If the protype reveals any fundamental design flaws, it may be heavily modified to determine the best solution to the various performance problems, and it then becomes something of an orphan. Of course, if the design flaws are severe enough, it crashes during flight testing and that ends the problem of what to do with it. Otherwise, museum or scrapping.
Often politics gets into the picture, especially where high-performance military aircraft are concerned. In some cases protos may be scrapped to reduce the risk of proprietary technologies becoming known to competitors or enemies, sometimes it just seems pure meanness. Promising interceptors such as the CF-105 Arrow (Canada) and TSR-2 (UK) were subjected to a sort of ‘scorched earth’ policy by their respective governments, which mandated not only complete destruction of the flight test articles but all production tooling and even the as-built docs and photos. Something similar was done with the early Northrop flying-wing bombers when the US government decided the project wasn’t worth pursuing, but oddly enough, one of four wooden, scaled-down, propeller-driven proof-of-concept Northrop prototypes was somehow overlooked, was rescued and eventually restored to flying condition and now is safely housed in a museum in California.
Commercial prototypes, I think, tend to have somewhat happier fates. For example, a Concorde prototype, complete with stripped instrumented interior, is on display at the French national air museum at Le Bourget. Others end up being sold on when the manufacturer is done with flight testing, have long careers hauling passengers or cargo, and at some spoint someone checks the airframe number and says, “Hey, this was the first of the series; let’s preserve it!” Or not.
If you represent the hopes and dreams of Canada, you get destroyed.
Then forty years later, they make a movie about you.
Correct me if I’m wrong but I heard, and a procurement Colonel confirmed to me in casual conversation, that the cost of a current generation of aircraft includes the R&D on the next generation. In other words, when Congress appropriates “X” billion dollars to buy a plane they are actually approving the development of the plane that will replace it. That’s why the hardware costs so much.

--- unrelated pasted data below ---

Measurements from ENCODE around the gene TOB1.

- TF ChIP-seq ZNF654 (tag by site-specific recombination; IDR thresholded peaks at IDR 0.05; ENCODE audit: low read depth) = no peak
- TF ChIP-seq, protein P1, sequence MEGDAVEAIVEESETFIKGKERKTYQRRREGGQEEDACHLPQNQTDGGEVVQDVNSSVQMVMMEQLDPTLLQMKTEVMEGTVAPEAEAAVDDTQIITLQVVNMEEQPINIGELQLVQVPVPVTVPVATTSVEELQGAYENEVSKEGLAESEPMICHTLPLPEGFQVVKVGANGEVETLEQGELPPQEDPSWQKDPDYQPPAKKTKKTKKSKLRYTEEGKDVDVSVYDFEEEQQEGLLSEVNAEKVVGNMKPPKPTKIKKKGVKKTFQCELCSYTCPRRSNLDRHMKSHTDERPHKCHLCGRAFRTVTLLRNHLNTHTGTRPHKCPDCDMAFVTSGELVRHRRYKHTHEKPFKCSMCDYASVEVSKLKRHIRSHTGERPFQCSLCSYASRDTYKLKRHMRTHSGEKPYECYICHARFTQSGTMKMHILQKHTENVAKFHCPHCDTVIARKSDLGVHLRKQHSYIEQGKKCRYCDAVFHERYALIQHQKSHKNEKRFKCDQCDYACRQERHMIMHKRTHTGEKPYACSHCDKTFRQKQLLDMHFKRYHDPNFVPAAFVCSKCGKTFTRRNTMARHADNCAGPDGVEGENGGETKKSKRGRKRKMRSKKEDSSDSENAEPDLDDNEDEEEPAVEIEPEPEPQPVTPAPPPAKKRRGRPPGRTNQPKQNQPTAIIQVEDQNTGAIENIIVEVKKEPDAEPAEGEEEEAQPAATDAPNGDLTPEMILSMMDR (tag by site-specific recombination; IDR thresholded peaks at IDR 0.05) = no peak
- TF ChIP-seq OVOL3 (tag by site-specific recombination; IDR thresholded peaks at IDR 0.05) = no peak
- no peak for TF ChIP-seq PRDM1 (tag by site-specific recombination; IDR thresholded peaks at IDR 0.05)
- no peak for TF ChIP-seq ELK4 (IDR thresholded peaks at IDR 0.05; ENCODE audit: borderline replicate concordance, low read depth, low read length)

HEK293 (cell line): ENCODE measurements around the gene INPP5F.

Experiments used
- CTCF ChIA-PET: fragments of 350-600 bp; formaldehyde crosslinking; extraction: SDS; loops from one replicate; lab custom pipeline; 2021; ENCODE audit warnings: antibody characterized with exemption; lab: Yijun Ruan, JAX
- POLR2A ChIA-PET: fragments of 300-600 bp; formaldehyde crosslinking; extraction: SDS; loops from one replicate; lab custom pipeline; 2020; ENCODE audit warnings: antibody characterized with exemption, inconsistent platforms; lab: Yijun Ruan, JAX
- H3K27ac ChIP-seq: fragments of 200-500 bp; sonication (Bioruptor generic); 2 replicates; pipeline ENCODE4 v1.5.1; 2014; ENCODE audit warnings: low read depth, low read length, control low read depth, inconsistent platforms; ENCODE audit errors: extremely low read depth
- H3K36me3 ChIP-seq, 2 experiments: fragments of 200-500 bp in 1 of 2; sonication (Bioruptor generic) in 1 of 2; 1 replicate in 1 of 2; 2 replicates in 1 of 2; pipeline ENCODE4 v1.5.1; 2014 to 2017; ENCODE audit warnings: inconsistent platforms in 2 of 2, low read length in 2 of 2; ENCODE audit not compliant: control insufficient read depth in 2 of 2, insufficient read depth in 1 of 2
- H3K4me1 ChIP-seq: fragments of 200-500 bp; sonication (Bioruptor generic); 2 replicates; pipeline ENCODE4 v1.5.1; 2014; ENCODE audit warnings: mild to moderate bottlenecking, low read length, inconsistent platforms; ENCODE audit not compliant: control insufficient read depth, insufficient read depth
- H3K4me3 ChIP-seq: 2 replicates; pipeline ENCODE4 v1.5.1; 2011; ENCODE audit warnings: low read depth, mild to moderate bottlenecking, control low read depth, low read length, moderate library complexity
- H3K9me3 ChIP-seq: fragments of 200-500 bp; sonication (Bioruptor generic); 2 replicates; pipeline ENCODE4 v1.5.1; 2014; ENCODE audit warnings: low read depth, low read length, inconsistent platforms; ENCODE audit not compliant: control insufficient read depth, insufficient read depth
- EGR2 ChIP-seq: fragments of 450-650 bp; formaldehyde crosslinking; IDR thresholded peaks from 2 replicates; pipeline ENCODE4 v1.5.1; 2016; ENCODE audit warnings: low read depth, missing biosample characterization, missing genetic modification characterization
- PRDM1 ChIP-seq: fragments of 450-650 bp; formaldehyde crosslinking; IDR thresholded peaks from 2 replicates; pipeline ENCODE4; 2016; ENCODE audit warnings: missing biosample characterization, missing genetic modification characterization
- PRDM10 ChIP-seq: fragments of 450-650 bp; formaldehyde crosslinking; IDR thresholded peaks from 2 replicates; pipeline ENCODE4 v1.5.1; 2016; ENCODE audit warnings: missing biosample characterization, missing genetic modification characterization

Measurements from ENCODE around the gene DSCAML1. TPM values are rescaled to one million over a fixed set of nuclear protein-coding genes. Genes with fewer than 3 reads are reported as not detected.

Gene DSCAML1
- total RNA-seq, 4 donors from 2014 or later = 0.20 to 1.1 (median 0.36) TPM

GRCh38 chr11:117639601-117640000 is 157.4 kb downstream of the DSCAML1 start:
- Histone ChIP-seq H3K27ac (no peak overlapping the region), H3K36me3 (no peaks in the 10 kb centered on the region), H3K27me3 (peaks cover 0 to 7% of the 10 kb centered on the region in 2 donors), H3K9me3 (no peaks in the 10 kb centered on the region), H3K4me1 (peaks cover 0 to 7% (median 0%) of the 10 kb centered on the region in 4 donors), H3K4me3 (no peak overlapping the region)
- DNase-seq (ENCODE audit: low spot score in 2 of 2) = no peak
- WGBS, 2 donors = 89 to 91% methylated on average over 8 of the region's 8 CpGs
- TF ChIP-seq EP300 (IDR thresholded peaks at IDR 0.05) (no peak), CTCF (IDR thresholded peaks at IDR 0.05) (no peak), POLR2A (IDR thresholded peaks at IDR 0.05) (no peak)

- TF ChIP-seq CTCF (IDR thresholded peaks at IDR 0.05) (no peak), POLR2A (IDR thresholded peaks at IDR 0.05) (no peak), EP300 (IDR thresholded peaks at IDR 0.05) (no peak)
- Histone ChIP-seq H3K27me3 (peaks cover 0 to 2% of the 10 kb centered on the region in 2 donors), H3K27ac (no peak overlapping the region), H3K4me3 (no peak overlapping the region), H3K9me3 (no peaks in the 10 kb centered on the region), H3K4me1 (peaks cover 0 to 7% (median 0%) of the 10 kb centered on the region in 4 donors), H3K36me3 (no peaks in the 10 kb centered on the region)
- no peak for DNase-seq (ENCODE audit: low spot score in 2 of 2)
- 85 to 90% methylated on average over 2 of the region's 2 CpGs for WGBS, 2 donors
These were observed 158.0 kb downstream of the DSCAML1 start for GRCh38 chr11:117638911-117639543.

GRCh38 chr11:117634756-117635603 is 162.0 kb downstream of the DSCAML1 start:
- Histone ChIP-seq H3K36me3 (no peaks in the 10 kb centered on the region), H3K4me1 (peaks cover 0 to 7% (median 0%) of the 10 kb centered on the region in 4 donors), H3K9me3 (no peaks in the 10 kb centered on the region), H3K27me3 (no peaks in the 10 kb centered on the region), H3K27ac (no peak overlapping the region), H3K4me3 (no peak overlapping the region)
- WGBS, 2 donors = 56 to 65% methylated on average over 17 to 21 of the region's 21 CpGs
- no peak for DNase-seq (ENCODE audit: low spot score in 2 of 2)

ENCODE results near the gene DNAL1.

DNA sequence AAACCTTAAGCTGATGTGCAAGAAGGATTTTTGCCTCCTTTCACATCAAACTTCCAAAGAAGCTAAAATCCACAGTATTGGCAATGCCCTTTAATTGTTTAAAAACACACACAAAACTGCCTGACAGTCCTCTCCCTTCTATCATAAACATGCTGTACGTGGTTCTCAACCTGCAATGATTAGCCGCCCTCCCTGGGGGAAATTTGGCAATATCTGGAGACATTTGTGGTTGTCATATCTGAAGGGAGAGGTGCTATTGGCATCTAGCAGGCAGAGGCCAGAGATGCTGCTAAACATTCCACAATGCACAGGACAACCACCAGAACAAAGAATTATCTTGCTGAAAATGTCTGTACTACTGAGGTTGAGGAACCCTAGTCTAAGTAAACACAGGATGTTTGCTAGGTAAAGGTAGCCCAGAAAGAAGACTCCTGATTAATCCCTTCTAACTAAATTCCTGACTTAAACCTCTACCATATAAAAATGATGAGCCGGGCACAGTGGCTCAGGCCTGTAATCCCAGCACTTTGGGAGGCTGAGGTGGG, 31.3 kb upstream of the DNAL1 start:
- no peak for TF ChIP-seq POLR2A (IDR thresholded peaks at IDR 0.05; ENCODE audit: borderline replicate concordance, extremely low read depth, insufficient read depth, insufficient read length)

Yes, this is somewhat hearsay but it makes sense in the respect that it gives huge aircraft companies the incentive to keep their R&D guys working without risking the company’s future viability.
No, this is not true. Development costs for a particular program–say, the B2 Spirit–are amortized over the initial production run, which makes the cost per aircraft higher and the nominal manufacturing cost (often much higher; in the case of the B2, about ten times the per-unit manufacturing costs); but this doesn’t mean that they include any budget item for future development, and indeed, add-on or extension development is usually a “plus-up”, an additional cost tacked onto the budget for capabilities that are out of scope of the original specification. It could happen that a small part of the budget is explicitly allocated to developing new technology, but that’s not a standard procedure. For instance, when the Air Force decided to expand the capabilities of the Minuteman ICBM, resulting in the much more capable and accurate Minuteman II, it was a largely unique program that required the contractors to propose and bid; even though the Air Force knew that the first series Minuteman was a stepping stone, there was no budget in the original program to develop the revolutionary integrated circuit technology that lead to the much improve guidence set of MMII.
It is sometimes alleged–and may be true–that the budgets for so-called “black” projects are hidden within normal procurement costs, but I find it both unlikely that the DoD would fund things that way, and that auditors from the GAO wouldn’t pick up on excessive costs for a known system. It’s more likely such expensies are hidden in other, non-military budgets and funneled through fronts, but that’s just errant speculation. In any case, the major defense contractors have plenty of ways in ingratiate themselves with Congressmen and generals, and vice versa such that they always are assured of getting a piece of the pie.